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At some point during the latter half of the seventh century, a monk called Cuthbert entered into the Lindisfarne monastery. Over time, Cuthbert developed and came to be considered the most significant monk-bishop that the island ever saw. In fact, he even went on to become an esteemed saint.

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During his initial time at Lindisfarne, Cuthbert sought to transform the other monks’ ways. In doing so, there were those who turned against him. With that, he opted to give up his post and live a hermetic lifestyle on a nearby island. However, in 685 A.D. the king of the period insisted that he become bishop. After that, Cuthbert became a widely known figure.

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Then in 687 A.D. Cuthbert passed away and was laid to rest in the primary church of Lindisfarne. Just over a decade later, though, his remains were exhumed. And the monks soon realized that Cuthbert’s body had not decomposed, which they took as a sign of his holiness. So a shrine was created in dedication to the man and a cult in his honor emerged.

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What’s more, reports of miracles near the shrine of St. Cuthbert began to circulate, turning Lindisfarne into an important religious site. In fact, the monastery became rather affluent, serving as an important site of religious education. Furthermore, the Lindisfarne Gospels were produced there, which are considered today to be masterpieces of medieval art.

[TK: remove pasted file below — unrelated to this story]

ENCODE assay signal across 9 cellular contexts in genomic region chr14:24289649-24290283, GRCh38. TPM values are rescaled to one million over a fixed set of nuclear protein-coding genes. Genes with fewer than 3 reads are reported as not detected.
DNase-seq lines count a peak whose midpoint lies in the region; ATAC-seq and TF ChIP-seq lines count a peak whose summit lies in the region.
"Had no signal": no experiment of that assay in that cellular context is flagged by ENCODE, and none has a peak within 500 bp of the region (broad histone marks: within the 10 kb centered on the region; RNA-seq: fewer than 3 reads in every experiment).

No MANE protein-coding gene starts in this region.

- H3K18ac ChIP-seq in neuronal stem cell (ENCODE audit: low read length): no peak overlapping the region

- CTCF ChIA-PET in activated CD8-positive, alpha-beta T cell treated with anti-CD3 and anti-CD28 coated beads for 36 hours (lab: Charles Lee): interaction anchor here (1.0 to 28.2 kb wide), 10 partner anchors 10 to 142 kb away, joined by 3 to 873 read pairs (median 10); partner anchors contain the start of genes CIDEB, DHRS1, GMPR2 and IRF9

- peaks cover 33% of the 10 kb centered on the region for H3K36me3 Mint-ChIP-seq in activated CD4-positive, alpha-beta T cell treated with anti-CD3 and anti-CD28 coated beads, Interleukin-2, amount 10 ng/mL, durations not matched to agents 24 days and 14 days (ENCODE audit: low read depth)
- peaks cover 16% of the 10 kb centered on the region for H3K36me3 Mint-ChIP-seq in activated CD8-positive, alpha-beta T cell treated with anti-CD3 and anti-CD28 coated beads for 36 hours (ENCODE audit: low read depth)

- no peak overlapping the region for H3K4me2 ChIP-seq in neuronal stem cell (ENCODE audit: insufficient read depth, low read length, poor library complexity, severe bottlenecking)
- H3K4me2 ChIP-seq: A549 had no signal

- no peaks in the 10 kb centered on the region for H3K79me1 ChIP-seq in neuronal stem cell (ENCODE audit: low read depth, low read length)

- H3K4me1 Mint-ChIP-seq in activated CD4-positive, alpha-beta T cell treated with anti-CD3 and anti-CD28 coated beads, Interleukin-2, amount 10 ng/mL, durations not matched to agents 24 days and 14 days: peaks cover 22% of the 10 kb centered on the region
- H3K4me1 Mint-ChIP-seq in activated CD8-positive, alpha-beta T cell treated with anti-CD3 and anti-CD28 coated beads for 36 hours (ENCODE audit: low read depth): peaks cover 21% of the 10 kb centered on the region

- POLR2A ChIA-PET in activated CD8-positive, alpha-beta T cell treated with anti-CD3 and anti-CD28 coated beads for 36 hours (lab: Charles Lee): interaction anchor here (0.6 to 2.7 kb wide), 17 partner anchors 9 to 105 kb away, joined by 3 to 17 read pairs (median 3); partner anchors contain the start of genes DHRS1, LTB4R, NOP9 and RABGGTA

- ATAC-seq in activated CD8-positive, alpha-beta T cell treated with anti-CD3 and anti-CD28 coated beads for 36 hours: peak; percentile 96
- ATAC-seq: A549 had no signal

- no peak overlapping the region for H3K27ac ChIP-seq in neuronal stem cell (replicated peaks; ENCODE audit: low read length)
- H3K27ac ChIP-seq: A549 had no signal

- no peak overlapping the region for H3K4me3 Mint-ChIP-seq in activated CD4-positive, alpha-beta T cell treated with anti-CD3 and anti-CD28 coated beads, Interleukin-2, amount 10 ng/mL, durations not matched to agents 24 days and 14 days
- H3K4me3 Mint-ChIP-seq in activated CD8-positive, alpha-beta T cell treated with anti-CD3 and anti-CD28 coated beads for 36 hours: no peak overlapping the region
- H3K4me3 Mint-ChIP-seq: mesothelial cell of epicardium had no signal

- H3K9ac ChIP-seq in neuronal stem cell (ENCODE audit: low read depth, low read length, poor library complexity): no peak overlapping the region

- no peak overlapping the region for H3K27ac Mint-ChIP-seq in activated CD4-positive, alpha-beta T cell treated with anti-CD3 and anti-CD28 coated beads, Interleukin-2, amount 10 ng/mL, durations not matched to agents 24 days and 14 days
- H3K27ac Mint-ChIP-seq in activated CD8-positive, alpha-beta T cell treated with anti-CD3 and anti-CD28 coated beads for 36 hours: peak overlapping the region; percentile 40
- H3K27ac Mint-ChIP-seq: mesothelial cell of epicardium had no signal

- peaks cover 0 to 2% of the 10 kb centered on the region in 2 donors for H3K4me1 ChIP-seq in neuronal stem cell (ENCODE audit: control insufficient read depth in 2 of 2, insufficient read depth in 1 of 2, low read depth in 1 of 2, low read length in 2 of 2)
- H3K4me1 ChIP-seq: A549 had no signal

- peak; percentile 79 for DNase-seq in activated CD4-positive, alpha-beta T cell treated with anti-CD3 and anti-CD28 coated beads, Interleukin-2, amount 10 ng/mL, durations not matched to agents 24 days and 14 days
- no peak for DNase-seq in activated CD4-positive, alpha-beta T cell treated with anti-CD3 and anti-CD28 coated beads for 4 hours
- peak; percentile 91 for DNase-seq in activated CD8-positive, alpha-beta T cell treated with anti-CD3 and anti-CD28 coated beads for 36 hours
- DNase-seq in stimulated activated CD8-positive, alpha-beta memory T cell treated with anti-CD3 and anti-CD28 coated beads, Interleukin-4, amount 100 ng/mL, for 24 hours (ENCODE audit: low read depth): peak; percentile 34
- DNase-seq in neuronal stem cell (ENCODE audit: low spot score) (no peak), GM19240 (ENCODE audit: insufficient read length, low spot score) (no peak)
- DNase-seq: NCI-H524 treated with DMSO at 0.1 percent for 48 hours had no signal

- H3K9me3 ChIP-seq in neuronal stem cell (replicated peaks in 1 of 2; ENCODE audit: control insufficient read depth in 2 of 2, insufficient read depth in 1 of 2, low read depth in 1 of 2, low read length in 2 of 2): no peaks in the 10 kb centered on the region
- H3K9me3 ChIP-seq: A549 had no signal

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However, everything changed towards the end of the eighth century. In the summer of 793, the Vikings arrived on Lindisfarne. This was their first major assault on a western European territory, and it shocked people all over the region. In the wake of the invasion, a scholar named Alcuin who served King Charlemagne of Francia, penned a letter to the king of Northumbria and the Lindisfarne bishop of the time.

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Alcuin wrote, “Pagans have desecrated God’s sanctuary, shed the blood of saints around the altar, laid waste the house of our hope and trampled the bodies of saints like dung in the streets… What assurance can the churches of Britain have, if St. Cuthbert and so great a company of saints do not defend their own?”